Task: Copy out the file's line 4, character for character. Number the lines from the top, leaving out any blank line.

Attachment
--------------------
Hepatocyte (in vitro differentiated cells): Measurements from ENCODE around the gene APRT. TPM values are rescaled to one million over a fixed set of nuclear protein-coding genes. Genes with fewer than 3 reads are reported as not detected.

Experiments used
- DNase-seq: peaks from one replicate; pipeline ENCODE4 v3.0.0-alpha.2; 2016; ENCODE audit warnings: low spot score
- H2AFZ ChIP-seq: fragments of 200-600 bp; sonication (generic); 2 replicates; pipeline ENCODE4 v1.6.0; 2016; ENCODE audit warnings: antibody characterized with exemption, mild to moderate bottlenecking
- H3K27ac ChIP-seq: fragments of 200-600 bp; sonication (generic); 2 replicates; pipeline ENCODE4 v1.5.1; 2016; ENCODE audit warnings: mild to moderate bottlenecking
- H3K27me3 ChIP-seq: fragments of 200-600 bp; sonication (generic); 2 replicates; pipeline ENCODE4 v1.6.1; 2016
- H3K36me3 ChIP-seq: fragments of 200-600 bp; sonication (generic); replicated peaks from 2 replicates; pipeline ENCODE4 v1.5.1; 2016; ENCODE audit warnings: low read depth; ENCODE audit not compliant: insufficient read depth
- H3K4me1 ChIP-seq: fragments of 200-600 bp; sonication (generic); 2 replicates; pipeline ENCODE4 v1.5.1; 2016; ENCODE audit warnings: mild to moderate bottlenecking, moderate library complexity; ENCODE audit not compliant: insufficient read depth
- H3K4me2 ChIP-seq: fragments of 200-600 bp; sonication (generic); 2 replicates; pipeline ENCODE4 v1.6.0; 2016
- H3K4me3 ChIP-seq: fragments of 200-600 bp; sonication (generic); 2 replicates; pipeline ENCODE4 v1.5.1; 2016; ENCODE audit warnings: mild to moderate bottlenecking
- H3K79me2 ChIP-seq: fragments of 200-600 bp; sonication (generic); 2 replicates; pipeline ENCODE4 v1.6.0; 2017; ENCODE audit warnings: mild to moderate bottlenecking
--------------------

- H2AFZ ChIP-seq: fragments of 200-600 bp; sonication (generic); 2 replicates; pipeline ENCODE4 v1.6.0; 2016; ENCODE audit warnings: antibody characterized with exemption, mild to moderate bottlenecking